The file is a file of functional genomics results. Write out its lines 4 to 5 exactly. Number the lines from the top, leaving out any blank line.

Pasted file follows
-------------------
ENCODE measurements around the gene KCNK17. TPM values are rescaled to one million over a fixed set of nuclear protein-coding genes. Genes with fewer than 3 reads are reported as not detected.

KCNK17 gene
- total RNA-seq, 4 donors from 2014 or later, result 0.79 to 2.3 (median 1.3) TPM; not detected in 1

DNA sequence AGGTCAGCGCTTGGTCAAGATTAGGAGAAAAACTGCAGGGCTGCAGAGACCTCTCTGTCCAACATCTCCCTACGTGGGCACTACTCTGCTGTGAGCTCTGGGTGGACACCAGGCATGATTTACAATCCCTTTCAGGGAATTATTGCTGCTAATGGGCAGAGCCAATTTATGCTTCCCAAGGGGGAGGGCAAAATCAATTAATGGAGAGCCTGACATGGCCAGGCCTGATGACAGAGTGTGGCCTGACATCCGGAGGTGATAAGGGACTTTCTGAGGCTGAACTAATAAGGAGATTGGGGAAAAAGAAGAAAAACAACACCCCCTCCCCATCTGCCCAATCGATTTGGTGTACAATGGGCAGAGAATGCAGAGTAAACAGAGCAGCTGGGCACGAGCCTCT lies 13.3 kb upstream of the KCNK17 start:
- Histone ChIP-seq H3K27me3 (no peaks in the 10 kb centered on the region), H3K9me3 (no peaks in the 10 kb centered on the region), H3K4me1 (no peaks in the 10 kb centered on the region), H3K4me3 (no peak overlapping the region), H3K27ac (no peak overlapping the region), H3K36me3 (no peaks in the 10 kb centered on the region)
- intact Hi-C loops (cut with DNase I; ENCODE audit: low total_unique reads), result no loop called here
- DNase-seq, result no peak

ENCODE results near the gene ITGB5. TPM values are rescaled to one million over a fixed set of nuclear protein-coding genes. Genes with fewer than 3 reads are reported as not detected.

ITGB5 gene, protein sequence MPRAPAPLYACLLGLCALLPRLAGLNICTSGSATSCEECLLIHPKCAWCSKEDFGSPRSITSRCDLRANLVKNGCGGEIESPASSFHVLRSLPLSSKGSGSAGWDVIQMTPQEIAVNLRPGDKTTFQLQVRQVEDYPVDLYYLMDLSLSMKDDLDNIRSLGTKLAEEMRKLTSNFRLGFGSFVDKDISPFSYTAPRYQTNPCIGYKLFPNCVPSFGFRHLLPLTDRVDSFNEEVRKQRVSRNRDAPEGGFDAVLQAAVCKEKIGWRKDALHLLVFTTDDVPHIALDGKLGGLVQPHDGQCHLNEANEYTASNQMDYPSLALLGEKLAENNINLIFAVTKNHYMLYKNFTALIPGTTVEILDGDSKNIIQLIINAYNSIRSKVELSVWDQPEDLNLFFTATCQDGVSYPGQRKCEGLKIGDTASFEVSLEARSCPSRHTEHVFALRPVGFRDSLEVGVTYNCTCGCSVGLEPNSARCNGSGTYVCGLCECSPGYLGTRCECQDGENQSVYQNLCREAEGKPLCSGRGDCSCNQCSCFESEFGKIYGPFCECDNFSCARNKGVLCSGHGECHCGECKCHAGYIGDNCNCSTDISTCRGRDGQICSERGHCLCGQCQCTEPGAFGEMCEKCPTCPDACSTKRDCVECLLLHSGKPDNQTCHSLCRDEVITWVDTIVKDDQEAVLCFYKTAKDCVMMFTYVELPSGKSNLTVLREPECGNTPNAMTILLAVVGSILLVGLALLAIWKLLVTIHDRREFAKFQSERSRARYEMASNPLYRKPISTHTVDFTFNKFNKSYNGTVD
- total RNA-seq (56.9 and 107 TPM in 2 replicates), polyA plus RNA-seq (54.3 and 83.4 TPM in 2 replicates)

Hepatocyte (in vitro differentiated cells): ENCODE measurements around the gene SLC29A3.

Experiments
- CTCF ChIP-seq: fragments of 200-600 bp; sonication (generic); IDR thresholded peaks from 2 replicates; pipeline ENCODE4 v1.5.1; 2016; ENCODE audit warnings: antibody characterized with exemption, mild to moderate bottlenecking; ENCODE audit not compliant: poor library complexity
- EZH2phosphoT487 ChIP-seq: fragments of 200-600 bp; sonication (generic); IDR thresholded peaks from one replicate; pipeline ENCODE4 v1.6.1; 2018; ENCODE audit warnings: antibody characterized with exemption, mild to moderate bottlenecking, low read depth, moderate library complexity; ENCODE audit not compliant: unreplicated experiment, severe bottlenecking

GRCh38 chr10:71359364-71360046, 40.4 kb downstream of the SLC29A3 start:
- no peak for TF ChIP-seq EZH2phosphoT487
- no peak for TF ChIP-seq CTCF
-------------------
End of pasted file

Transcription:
DNA sequence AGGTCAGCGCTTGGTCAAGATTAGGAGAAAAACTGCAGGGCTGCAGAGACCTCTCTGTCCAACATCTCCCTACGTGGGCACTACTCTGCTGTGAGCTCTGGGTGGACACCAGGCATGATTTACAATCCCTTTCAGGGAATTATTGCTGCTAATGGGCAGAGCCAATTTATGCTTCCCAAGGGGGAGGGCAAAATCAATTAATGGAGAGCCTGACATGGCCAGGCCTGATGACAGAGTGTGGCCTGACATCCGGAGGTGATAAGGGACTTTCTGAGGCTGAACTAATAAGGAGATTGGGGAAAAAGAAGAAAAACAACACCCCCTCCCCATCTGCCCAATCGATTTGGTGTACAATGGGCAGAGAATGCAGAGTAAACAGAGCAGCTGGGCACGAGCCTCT lies 13.3 kb upstream of the KCNK17 start:
- Histone ChIP-seq H3K27me3 (no peaks in the 10 kb centered on the region), H3K9me3 (no peaks in the 10 kb centered on the region), H3K4me1 (no peaks in the 10 kb centered on the region), H3K4me3 (no peak overlapping the region), H3K27ac (no peak overlapping the region), H3K36me3 (no peaks in the 10 kb centered on the region)